Can community kitchens play a role in moving our approaches to hunger beyond the binary of ‘charity’ and ‘market’?
COVID-19, soup kitchens and the right to food in South Africa
On the 5th March 2020, the South African government announced a complete lockdown of the country. Citizens were strictly confined to their homes (those who have them), unless they were considered to deliver essential services or could prove that they needed to leave home for essential purposes. It was enforced by the police and the military, in some cases with fatal consequences.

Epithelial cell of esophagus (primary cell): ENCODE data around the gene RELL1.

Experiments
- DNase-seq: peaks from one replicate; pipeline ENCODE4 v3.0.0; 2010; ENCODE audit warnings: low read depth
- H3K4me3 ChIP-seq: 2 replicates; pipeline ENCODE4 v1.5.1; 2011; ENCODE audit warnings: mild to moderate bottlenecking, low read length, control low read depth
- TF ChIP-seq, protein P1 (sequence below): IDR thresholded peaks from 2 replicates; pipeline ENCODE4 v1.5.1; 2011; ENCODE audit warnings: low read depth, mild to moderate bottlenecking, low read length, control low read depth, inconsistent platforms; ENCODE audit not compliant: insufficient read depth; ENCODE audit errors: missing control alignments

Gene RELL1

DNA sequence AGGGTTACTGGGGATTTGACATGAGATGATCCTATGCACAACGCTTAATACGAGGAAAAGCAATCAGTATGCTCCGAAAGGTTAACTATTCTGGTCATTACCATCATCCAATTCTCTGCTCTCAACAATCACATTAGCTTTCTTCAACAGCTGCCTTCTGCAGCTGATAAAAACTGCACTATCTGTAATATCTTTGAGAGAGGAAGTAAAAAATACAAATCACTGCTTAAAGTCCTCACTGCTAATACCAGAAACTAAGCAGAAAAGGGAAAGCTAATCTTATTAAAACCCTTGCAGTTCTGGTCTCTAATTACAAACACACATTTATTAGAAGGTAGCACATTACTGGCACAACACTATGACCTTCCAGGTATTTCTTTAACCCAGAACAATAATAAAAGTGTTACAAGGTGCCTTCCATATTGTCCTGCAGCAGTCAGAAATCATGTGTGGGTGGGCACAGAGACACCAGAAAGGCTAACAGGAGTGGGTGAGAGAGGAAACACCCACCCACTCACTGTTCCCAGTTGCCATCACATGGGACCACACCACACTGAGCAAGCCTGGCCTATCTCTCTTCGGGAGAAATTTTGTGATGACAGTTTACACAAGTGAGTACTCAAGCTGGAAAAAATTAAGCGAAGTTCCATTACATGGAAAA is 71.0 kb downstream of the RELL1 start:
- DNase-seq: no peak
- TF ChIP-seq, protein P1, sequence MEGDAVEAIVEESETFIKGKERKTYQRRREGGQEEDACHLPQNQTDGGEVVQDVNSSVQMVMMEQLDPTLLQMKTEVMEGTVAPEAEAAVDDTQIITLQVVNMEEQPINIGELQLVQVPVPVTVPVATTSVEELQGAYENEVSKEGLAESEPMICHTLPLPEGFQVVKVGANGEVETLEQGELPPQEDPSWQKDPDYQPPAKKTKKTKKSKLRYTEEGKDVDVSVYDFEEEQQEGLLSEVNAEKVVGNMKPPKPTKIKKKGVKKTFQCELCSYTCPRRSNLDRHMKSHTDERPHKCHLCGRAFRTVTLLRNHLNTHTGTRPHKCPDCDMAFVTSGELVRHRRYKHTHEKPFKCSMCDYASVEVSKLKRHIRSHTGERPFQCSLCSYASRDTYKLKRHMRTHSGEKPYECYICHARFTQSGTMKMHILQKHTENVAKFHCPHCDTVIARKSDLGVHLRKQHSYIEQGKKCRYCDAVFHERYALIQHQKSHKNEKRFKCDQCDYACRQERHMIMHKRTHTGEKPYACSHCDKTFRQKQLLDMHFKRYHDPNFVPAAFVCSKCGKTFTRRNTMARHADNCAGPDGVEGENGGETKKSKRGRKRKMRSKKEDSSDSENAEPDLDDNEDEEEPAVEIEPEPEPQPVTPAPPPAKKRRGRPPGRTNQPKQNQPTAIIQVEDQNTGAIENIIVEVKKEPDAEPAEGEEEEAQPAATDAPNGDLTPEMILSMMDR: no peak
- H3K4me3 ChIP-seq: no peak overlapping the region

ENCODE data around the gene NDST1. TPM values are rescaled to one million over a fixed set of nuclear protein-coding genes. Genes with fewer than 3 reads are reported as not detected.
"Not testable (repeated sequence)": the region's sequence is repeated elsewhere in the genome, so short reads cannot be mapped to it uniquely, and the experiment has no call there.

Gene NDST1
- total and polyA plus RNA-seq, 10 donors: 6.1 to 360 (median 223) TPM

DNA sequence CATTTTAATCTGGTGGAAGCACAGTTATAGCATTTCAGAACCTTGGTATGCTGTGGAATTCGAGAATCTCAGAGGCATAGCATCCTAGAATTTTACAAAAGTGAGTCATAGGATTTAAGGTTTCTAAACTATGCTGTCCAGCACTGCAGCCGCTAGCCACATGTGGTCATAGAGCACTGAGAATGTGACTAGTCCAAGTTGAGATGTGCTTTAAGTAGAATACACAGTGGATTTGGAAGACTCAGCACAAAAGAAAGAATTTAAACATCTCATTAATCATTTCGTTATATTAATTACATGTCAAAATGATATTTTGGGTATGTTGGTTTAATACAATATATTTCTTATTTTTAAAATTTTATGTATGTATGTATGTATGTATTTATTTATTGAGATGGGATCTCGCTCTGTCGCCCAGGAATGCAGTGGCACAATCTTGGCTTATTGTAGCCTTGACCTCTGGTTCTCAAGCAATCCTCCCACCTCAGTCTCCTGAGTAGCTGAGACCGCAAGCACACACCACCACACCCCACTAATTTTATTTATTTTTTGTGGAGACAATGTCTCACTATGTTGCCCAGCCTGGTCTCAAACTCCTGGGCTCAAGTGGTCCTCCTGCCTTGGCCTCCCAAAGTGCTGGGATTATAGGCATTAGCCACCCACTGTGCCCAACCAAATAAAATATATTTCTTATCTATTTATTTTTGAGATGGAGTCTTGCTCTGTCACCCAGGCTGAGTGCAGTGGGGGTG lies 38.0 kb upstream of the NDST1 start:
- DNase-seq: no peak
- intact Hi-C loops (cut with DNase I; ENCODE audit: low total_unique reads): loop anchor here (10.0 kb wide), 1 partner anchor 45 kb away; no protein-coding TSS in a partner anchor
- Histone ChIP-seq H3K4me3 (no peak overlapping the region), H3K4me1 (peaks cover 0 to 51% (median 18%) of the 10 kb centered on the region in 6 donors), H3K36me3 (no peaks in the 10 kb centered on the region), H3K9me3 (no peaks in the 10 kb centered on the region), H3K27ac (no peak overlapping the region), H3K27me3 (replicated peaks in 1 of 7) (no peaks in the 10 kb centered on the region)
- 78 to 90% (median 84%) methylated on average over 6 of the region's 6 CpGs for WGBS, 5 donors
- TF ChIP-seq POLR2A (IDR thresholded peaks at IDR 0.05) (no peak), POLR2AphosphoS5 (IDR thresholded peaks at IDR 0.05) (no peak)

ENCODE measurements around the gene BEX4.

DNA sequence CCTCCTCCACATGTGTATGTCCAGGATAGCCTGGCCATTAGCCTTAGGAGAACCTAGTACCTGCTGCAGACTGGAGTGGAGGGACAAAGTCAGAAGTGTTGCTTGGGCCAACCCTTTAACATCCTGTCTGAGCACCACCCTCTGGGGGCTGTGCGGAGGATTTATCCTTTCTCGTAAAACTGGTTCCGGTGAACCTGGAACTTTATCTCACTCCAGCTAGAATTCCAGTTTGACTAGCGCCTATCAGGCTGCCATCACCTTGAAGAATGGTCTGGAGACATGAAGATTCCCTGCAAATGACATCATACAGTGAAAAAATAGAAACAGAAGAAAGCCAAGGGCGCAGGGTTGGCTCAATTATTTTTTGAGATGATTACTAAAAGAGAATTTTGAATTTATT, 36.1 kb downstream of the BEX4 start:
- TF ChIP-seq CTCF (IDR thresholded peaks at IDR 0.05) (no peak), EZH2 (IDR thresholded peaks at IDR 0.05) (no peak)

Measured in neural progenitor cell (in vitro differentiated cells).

These lockdown measures highlighted the government’s fundamental lack of understanding of how the poor access their food, including the vital role of informal producers and traders and school feeding schemes in the daily sustenance of the nation. In response to the widespread hunger brought about by the lockdown measures, the government embarked upon a process to provide food parcels and vouchers. However, the programme was woefully inadequate to cater for all those in need and in many instances, crippled by corrupt practices.